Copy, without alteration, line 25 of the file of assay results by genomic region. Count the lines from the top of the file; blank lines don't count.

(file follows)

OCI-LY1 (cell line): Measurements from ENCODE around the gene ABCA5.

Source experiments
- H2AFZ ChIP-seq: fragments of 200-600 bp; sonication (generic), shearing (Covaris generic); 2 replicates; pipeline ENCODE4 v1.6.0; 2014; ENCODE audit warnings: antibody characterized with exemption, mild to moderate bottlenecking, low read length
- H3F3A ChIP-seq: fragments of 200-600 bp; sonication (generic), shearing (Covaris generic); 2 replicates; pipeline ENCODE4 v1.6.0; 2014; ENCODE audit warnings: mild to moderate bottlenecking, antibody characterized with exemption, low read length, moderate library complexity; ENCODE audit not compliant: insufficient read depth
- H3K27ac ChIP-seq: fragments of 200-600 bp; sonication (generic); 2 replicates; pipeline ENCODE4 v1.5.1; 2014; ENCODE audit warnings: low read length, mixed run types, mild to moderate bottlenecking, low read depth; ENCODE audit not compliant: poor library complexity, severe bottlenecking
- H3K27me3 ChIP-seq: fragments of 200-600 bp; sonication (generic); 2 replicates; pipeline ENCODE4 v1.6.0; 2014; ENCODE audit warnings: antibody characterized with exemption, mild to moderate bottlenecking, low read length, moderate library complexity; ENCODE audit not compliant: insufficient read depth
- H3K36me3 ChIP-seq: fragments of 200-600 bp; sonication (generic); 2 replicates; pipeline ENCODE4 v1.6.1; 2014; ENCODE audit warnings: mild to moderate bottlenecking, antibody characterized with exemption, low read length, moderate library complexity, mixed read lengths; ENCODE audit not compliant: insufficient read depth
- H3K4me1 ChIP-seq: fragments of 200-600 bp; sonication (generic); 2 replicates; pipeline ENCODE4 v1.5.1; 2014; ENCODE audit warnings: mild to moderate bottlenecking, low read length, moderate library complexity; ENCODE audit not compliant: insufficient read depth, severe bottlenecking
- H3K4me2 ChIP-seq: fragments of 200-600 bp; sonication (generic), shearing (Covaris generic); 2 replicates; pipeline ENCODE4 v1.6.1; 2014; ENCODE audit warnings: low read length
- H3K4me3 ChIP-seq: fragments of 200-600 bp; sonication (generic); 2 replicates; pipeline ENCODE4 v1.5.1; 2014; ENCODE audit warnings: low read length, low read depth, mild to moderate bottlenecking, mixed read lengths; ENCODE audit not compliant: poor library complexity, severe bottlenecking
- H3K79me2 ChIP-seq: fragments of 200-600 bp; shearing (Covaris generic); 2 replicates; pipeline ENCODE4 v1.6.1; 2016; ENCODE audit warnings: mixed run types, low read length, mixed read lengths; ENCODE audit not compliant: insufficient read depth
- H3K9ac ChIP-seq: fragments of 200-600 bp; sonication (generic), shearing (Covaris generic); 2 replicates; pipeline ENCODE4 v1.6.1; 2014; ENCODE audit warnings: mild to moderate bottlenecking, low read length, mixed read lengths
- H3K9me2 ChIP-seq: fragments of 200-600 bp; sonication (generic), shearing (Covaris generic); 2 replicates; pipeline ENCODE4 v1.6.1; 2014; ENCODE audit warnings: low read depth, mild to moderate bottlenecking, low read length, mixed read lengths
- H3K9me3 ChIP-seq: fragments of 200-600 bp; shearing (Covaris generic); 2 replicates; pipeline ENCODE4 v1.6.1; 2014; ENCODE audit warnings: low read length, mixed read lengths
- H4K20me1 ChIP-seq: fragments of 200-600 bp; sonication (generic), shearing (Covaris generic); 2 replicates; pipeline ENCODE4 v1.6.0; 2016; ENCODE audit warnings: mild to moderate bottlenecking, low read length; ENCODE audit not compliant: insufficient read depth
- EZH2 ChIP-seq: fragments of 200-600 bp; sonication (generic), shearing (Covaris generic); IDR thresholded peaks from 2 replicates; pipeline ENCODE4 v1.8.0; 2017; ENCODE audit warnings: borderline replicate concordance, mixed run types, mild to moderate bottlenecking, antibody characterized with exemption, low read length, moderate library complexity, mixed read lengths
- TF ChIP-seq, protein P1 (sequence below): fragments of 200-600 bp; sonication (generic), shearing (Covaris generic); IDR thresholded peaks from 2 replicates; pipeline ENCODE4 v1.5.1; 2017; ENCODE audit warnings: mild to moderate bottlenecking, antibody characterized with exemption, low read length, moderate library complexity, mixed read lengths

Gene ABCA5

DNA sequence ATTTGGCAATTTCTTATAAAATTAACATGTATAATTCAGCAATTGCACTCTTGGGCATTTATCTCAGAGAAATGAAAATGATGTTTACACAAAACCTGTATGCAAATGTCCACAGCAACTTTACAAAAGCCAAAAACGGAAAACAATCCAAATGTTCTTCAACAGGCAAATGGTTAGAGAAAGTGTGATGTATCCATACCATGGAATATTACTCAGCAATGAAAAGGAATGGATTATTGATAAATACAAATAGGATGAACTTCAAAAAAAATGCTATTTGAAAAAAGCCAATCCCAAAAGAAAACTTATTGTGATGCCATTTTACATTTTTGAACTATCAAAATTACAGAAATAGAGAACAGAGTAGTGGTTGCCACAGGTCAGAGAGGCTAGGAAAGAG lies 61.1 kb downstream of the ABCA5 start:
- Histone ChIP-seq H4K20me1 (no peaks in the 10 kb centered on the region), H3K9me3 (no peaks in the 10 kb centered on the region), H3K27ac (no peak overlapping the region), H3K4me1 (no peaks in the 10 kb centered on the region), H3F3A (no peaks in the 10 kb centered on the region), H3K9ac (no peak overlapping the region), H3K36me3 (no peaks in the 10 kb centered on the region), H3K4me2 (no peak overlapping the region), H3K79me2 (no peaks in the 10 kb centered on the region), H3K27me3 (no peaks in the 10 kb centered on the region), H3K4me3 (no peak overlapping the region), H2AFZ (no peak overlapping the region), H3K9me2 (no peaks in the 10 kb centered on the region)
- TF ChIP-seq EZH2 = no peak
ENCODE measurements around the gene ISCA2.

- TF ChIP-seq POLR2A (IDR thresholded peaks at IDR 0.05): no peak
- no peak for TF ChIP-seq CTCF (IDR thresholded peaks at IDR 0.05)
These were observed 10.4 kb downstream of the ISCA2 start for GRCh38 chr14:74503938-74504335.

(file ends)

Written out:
These were observed 10.4 kb downstream of the ISCA2 start for GRCh38 chr14:74503938-74504335.